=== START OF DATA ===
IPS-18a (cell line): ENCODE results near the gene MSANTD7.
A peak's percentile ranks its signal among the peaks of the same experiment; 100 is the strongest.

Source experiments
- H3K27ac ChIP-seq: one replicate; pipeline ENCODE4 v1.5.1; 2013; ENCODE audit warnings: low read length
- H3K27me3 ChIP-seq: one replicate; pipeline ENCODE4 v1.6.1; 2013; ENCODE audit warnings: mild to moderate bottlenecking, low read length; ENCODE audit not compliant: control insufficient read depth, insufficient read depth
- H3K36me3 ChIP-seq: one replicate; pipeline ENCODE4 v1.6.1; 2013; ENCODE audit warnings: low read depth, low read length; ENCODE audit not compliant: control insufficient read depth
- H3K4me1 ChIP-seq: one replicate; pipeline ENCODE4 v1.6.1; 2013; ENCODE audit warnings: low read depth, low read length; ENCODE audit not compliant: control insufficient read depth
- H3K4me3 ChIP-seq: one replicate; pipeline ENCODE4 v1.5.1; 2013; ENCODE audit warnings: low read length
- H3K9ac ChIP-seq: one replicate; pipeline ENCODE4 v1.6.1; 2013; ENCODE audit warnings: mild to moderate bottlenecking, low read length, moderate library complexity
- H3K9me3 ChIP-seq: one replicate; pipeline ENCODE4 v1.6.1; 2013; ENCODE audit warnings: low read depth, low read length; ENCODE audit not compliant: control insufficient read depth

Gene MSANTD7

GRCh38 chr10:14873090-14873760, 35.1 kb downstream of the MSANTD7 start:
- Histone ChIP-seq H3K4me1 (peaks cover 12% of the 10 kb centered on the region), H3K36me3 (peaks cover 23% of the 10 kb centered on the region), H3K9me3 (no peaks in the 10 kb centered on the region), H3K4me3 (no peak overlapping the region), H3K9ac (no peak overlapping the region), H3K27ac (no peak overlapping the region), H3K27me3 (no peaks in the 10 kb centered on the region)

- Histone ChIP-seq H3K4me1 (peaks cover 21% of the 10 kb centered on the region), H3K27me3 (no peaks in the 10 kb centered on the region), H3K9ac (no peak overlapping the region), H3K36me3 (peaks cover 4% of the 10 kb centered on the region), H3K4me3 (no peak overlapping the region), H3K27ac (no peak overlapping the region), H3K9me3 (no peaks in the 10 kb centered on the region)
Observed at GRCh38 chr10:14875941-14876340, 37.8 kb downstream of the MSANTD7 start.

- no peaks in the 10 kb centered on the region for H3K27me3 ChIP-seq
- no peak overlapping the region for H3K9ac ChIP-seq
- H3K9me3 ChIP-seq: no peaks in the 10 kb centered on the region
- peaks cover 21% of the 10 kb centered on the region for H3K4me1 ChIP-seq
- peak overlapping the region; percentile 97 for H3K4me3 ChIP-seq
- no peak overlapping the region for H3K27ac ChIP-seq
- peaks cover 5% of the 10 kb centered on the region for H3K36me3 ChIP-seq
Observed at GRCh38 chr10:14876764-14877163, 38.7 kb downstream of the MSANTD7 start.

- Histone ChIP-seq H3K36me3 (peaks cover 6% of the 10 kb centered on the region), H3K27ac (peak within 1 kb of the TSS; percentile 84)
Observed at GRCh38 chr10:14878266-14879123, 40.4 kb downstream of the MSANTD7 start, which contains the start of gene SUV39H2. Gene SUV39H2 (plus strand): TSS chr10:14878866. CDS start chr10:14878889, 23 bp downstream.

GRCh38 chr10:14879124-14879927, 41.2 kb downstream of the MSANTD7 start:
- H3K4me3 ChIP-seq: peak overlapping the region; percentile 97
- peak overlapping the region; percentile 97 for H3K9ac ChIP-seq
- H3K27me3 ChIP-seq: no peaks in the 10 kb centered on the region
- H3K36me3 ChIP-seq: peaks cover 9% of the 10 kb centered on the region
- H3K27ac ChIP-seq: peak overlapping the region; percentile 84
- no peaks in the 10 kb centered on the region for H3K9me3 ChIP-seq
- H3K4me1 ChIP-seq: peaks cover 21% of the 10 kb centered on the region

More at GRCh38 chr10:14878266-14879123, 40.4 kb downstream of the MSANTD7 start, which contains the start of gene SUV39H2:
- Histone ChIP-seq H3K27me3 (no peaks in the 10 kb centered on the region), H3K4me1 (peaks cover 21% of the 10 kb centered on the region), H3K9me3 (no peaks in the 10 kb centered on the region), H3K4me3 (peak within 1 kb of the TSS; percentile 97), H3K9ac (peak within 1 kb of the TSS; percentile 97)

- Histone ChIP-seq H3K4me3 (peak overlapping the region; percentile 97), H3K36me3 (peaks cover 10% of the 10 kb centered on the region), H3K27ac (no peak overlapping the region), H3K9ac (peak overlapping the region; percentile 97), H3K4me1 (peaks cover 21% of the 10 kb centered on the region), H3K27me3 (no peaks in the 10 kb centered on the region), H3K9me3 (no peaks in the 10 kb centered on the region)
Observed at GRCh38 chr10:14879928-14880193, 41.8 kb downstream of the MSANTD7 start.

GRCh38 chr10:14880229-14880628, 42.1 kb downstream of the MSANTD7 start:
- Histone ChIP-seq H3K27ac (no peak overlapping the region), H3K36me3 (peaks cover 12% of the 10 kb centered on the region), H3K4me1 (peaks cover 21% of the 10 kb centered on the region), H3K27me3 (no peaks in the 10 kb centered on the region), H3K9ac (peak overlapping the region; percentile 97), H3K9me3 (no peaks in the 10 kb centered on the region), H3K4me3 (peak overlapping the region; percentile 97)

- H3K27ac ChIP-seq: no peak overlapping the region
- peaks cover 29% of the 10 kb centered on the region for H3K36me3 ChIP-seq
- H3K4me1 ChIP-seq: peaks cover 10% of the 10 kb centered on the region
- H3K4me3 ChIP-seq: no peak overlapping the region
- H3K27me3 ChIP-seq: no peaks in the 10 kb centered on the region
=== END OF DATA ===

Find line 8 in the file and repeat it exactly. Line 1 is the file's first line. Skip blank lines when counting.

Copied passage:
- H3K4me3 ChIP-seq: one replicate; pipeline ENCODE4 v1.5.1; 2013; ENCODE audit warnings: low read length